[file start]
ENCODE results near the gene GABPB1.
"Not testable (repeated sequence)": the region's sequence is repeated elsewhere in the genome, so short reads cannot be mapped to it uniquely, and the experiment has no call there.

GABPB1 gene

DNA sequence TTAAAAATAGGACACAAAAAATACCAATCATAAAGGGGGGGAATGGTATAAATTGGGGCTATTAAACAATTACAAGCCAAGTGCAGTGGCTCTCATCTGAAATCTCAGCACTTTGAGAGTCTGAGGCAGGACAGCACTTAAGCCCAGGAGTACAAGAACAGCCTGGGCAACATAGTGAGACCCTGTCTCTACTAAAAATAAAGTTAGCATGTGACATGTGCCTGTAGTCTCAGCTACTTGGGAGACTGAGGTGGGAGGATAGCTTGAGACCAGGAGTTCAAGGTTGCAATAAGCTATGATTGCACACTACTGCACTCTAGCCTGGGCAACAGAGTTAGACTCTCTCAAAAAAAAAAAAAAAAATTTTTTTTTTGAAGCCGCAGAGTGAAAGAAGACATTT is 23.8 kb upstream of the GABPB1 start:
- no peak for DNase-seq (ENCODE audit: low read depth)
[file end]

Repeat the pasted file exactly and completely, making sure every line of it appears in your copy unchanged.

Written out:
ENCODE results near the gene GABPB1.
"Not testable (repeated sequence)": the region's sequence is repeated elsewhere in the genome, so short reads cannot be mapped to it uniquely, and the experiment has no call there.

GABPB1 gene

DNA sequence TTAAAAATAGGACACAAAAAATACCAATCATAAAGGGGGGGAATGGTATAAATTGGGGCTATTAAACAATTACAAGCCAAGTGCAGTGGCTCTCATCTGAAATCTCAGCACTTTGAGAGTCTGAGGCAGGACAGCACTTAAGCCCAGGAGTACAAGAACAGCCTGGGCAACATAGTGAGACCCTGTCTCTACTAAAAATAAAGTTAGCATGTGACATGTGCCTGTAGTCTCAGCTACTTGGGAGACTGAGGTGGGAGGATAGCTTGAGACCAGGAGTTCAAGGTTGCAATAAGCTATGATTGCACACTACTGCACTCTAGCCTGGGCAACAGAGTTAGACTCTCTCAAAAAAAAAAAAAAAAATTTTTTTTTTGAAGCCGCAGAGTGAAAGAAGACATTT is 23.8 kb upstream of the GABPB1 start:
- no peak for DNase-seq (ENCODE audit: low read depth)